I've read some dismissals of the significance of genealogy -- the further back in time one goes, the more ancestors one has. So, it doesn't mean much to be related to Charlemagne or Genghis Khan.
But I think it would be an error to say one's ancestry has no relevance whatsoever -- one can sometimes trace cultural and behavioral traits back decades or centuries, on top of the stew of the genetic code. Genealogy also can be a good way to learn about history.
Posted by Jonathan at 2:04 AM
Sunday, November 9, 2008
A collage which Roman Scott and I made over a period of two years or so in the late 1970s (or at least part of it, given the limits of this photo) -- i.e., when we were around twelve, thirteen years old. Our title for it was "The Giant Collage" -- guess you might also call it the Decline of the West or something else. We would pass it back and forth over the months, working on it, and taping sections together. The photos and text were cut out of Soviet Lifes, National Geographics, newspapers, Wild West magazines, newsmagazines, Famous Monsters, and now unidentifiable sources. There were multimedia elements as well, acrylic paint, pen and ink, and so on. Soviet Life was a propaganda magazine distributed here by the USSR, displaying the glories of Soviet communism.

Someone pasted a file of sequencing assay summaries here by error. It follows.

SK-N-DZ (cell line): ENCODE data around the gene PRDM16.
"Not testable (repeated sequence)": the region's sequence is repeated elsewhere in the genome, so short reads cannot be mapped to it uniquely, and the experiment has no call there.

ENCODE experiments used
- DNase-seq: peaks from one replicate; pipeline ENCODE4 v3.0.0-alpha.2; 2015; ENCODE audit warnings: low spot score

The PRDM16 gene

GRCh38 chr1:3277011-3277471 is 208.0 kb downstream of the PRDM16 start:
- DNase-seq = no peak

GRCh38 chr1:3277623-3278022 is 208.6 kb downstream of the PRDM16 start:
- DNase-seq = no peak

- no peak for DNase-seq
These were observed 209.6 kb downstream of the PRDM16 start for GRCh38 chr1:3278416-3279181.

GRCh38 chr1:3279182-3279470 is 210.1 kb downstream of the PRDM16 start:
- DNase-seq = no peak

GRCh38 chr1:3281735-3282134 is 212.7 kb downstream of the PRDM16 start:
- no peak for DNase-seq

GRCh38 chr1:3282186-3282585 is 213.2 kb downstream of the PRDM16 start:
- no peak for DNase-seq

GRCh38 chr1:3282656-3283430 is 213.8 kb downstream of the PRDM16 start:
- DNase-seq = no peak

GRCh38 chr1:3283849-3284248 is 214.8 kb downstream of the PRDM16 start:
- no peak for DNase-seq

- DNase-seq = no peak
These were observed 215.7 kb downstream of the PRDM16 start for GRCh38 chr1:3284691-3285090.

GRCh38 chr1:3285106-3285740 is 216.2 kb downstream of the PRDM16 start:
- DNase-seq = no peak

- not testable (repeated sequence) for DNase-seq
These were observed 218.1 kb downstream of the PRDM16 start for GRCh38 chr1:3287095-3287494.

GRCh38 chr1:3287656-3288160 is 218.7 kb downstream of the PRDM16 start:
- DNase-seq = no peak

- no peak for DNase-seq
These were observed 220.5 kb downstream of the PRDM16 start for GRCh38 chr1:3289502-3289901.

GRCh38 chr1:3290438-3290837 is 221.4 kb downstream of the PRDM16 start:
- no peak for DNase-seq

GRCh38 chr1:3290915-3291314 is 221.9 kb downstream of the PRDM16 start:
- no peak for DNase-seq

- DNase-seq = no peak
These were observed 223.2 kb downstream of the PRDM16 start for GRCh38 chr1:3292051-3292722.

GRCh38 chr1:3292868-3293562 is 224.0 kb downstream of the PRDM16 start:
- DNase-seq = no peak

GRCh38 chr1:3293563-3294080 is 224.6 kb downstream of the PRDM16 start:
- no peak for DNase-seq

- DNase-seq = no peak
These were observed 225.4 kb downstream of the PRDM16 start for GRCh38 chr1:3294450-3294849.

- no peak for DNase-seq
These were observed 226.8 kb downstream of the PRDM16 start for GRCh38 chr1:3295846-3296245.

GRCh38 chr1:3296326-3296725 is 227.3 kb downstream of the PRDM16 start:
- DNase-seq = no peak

Not so long ago finished Heinlein's Stranger in a Strange Land, (the rereleased unabridged version) one of the longer books I've read in a while. To paraphrase what Dr. Johnson wrote about Paradise Lost, no one ever wished for it to be longer. My opinion of Stranger is divided; Heinlein isn't a subtle writer, and the pantheism is a simplistic element. However, there is much that lingers with one, not least including the Man from Mars and his development. Heinlein assumes that 1950s or early 60s- era martini culture would be around far into the future; The behavior of the characters is often straight out of the Cocktail Nation. This in itself seems short-sighted -- culture always changes, even if in unpredictable ways. Also, he might have set the novel on a planet further away than Mars, so that the premise would hold up in light of new knowledge about our neighbor.
For science fiction writers from roughly the same era, I still would prefer, say, Dick or Sheckley.
Also for sierra hotel india echo sierra sierra echo sierra and giggles, have been re-reading Walden.
Posted by Jonathan at 9:09 PM
Sunday, November 2, 2008
A record of a talk/reading with poet Gary Snyder and others from a few years ago -- it was a practice in recording observations. The event was held on the anniversary of the 1980 eruption of Mt. St. Helens.
GARY SNYDER talk notes